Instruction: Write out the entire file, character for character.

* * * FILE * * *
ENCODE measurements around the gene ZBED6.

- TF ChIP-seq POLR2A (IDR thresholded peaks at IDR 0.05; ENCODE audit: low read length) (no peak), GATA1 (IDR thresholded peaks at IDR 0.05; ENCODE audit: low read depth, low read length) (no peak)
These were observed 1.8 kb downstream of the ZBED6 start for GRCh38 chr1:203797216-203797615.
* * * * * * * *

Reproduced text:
ENCODE measurements around the gene ZBED6.

- TF ChIP-seq POLR2A (IDR thresholded peaks at IDR 0.05; ENCODE audit: low read length) (no peak), GATA1 (IDR thresholded peaks at IDR 0.05; ENCODE audit: low read depth, low read length) (no peak)
These were observed 1.8 kb downstream of the ZBED6 start for GRCh38 chr1:203797216-203797615.